Psycho (1960) - Alfred Hitchcock
                      Bride of Frankenstein (1932) - James Whale
                      I Saw the Devil (2010) - Kim Jee-woon
                      Body Bags (1993) - John Carpenter
                      Beyond the Black Rainbow (2010) - Panos Cosmatos
                      Halloween II (1981) - Rick Rosenthal
                      Twin Peaks: Fire Walk With Me (1992) - David Lynch
                      The Descent (2005) - Neil Marshall
                      Cemetary Man (1994) - Michele Soavi
                      Cabin Fever (2002) - Eli Roth

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                      • #12
                        Hey guys! Long time no see =)


                        Won't be having big hopes for this flick, i'm swedish and i know, that there are barely any good swedish movies =/

                        And i'm pretty sure you guys will be able to find a DVD of it somewhere, and if you're a cheapskate, you can probably download it.


                        //morn
                        Oh, no tears please, for it's a waste of good suffering.

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                        • #13
                          I cannot wait to see this movie. It's mind blowing they're already pushing forward with a remake. Ugh.


                          Recent Movies:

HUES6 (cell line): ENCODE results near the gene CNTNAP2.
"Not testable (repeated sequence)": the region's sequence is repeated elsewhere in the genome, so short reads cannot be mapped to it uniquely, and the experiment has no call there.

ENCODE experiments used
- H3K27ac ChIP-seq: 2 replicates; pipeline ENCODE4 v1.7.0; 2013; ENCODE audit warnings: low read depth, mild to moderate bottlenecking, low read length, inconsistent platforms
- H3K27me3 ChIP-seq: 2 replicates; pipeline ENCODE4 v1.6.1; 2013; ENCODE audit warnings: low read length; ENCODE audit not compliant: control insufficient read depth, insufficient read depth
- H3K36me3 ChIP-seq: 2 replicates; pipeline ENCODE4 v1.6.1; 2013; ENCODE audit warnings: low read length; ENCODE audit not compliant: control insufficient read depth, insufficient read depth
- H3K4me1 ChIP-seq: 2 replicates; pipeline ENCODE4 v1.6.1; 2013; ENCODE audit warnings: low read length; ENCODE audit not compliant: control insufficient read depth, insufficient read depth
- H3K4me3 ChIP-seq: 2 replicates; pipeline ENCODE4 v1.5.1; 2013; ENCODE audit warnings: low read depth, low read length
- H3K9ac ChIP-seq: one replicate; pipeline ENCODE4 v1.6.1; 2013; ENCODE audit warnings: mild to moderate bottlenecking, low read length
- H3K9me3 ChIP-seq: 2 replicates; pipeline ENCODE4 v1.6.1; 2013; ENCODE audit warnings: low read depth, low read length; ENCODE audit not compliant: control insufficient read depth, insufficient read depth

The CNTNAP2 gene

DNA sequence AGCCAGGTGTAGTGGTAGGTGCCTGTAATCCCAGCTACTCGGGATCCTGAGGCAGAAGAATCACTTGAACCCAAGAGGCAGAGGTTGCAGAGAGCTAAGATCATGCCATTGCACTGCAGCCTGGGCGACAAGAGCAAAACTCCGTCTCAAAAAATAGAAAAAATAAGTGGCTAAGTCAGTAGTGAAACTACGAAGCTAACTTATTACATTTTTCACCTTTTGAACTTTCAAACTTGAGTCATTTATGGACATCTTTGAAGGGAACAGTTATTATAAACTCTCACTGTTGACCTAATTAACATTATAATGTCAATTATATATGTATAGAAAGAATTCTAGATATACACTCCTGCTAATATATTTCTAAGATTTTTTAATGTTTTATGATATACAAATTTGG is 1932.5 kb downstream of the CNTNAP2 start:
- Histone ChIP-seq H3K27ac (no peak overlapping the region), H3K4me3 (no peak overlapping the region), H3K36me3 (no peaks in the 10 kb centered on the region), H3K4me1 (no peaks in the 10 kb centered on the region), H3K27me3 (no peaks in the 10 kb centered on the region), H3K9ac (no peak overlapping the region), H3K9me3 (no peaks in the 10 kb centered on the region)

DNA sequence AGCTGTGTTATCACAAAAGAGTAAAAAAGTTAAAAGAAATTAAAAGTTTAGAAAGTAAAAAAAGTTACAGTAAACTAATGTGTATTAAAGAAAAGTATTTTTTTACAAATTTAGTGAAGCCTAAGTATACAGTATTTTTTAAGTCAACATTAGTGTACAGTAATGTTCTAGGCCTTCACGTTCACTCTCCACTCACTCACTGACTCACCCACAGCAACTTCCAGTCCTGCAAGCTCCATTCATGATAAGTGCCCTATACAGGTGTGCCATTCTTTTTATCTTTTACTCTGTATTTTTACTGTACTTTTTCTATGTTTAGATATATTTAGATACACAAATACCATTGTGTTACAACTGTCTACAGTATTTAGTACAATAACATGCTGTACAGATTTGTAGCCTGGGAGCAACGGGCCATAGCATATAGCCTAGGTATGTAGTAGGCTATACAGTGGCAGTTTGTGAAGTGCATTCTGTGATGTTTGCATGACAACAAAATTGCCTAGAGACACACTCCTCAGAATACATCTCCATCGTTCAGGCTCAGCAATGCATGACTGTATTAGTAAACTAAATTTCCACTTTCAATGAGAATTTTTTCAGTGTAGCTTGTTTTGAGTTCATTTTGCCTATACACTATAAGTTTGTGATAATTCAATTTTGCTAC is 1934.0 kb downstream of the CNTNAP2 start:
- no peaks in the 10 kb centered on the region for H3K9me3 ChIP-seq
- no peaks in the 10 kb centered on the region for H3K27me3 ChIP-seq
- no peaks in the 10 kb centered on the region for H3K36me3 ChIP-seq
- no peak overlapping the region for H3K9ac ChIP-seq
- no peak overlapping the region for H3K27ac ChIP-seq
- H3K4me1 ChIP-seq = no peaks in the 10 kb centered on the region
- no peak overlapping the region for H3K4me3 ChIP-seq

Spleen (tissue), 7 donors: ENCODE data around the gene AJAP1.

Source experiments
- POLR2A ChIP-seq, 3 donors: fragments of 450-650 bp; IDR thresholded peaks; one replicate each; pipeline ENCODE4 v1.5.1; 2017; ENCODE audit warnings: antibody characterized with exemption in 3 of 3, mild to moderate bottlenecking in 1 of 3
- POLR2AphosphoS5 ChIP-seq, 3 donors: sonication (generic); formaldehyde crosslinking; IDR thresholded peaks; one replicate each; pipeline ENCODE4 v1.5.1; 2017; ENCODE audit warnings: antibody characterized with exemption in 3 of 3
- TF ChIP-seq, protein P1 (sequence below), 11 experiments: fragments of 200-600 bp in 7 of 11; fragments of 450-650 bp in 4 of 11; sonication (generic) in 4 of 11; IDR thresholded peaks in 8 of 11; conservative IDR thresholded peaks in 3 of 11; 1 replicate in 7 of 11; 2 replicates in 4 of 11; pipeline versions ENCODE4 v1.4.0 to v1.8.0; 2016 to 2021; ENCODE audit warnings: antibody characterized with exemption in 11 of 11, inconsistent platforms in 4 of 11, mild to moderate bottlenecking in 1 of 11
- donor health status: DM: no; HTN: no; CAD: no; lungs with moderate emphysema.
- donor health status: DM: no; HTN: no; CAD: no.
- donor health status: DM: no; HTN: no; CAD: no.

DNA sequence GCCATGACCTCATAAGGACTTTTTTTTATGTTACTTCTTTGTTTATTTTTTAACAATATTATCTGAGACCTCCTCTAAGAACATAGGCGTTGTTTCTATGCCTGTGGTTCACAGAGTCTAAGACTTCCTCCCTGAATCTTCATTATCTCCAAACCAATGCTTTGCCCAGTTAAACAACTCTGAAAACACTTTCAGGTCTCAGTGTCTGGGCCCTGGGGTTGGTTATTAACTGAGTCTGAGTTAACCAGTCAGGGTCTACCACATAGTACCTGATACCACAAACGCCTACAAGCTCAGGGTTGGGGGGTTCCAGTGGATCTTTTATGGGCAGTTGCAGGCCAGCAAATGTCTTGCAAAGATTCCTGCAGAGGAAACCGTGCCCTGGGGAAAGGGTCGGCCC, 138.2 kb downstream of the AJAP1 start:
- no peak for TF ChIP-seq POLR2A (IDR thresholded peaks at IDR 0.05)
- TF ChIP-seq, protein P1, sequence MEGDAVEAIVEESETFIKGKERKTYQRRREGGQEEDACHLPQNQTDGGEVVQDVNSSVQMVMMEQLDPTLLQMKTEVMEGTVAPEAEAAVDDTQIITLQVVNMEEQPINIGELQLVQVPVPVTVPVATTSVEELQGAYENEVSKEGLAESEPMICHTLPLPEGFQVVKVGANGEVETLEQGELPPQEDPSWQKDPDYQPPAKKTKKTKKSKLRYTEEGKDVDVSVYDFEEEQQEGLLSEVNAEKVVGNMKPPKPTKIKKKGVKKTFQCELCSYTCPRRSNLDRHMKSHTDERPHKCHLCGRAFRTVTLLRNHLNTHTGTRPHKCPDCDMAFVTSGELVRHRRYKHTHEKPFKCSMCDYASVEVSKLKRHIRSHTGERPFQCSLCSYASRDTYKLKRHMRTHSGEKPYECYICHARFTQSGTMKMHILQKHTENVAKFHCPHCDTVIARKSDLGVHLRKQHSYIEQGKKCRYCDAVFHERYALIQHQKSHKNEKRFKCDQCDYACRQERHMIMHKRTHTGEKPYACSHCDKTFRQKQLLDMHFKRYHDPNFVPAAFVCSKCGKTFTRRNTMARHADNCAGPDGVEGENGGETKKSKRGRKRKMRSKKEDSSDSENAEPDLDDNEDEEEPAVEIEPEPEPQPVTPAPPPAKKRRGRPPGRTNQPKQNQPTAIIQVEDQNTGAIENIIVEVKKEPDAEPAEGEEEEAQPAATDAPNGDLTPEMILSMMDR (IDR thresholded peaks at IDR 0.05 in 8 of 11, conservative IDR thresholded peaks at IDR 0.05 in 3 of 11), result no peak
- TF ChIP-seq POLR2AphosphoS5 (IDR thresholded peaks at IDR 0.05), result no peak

Kick-Ass - 9/10
                          The Human Centipede - 7/10
                          Iron Man 2 - 5.5/10
                          A Nightmare on Elm Street '84 - 8/10
                          A Nightmare on Elm Street '10 - 3/10

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                          • #14
                            Mornas should be proud...

                            Many swedes, like Mornas, think that Swedish features sucks. Compare to what, I ask? Belgian, Irish or fearures from Greece?

                            If you are a swede you may hear about almost every feature produced in Sweden and of course 9 of 10 is not so good. But how many good Belgian features have you seen during the years, Mornas? I suppose you don´t compare with Hollywood, because then you are very stupid. About 3.000 features are produced in USA each year. Have you seen them all, Mornas? I think 90% of them is crap too.

                            Sweden have directors like Ingmar Bergman, Lasse Hallström, Roy Andersson, Lucas Moodyson, Mikael Håfström and now Tomas Alfredson. Sweden have 5-6 features on top 300/all time according to Director´s Reviewer´s & Audience´s Voice. A very good result for such a small country. Mornas should be proud and not criticize this awesome masterpiece.

                            16 Film Festival prizes has it achieved so far (including Tribeca) and among them many audience prizes. It´s first of all a very touching, romantic coming of age stoty but on top of that a horror spin. A new kind of film you haven´t really seen before. See it!!

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                            • #15
                              Good post, buddyross.
                              2014 Horror Draft:

                              Psycho (1960) - Alfred Hitchcock
                              Bride of Frankenstein (1932) - James Whale
                              I Saw the Devil (2010) - Kim Jee-woon
                              Body Bags (1993) - John Carpenter
                              Beyond the Black Rainbow (2010) - Panos Cosmatos
                              Halloween II (1981) - Rick Rosenthal
                              Twin Peaks: Fire Walk With Me (1992) - David Lynch
                              The Descent (2005) - Neil Marshall
                              Cemetary Man (1994) - Michele Soavi
                              Cabin Fever (2002) - Eli Roth